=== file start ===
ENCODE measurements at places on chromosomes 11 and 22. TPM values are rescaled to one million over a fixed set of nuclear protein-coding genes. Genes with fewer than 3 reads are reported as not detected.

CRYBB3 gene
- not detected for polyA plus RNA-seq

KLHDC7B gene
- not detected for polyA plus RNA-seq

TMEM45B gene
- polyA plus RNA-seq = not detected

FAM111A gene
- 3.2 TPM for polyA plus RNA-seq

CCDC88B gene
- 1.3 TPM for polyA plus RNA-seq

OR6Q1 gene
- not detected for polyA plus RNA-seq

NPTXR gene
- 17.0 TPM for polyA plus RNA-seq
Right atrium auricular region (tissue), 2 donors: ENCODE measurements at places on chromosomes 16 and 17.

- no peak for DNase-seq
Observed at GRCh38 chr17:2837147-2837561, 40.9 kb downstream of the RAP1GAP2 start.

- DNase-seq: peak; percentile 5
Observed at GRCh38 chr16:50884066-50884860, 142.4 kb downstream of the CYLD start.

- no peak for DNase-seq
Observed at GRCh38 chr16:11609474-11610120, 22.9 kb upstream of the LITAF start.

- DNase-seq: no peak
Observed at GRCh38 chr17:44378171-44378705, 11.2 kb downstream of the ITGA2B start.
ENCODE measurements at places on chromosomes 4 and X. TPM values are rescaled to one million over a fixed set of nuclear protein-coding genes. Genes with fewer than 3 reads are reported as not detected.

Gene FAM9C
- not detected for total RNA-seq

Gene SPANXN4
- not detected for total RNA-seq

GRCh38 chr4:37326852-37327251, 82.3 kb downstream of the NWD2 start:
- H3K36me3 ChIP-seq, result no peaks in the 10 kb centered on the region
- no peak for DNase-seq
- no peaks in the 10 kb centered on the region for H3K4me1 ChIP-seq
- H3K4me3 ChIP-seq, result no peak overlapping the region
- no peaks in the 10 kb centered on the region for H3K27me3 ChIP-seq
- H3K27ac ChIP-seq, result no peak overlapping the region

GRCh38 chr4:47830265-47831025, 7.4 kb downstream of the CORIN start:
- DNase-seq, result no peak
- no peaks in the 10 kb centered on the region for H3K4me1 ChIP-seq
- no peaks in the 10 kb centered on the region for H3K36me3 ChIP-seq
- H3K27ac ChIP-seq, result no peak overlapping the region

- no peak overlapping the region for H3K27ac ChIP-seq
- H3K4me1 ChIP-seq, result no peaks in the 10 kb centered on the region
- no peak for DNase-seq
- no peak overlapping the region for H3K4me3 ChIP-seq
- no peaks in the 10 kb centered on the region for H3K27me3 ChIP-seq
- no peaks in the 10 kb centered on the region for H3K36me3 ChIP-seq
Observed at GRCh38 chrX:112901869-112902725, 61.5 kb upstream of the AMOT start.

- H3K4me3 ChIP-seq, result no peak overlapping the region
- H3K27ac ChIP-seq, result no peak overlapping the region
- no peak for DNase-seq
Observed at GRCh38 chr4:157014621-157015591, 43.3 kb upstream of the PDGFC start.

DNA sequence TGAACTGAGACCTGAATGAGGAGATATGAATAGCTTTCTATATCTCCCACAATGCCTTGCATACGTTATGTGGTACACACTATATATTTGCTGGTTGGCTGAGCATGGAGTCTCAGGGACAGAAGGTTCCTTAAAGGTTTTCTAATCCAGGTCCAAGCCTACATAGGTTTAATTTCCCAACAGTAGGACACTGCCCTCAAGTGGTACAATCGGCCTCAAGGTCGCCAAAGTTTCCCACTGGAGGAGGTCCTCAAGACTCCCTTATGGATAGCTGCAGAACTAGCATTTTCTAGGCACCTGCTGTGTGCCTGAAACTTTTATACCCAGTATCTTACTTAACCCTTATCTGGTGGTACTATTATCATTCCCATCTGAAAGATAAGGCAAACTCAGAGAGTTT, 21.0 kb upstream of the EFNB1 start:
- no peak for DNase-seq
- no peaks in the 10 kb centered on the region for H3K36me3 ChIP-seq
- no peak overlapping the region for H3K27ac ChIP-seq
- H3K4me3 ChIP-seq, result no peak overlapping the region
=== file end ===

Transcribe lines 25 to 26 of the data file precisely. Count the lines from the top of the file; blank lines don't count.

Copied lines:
ENCODE measurements at places on chromosomes 4 and X. TPM values are rescaled to one million over a fixed set of nuclear protein-coding genes. Genes with fewer than 3 reads are reported as not detected.

Gene FAM9C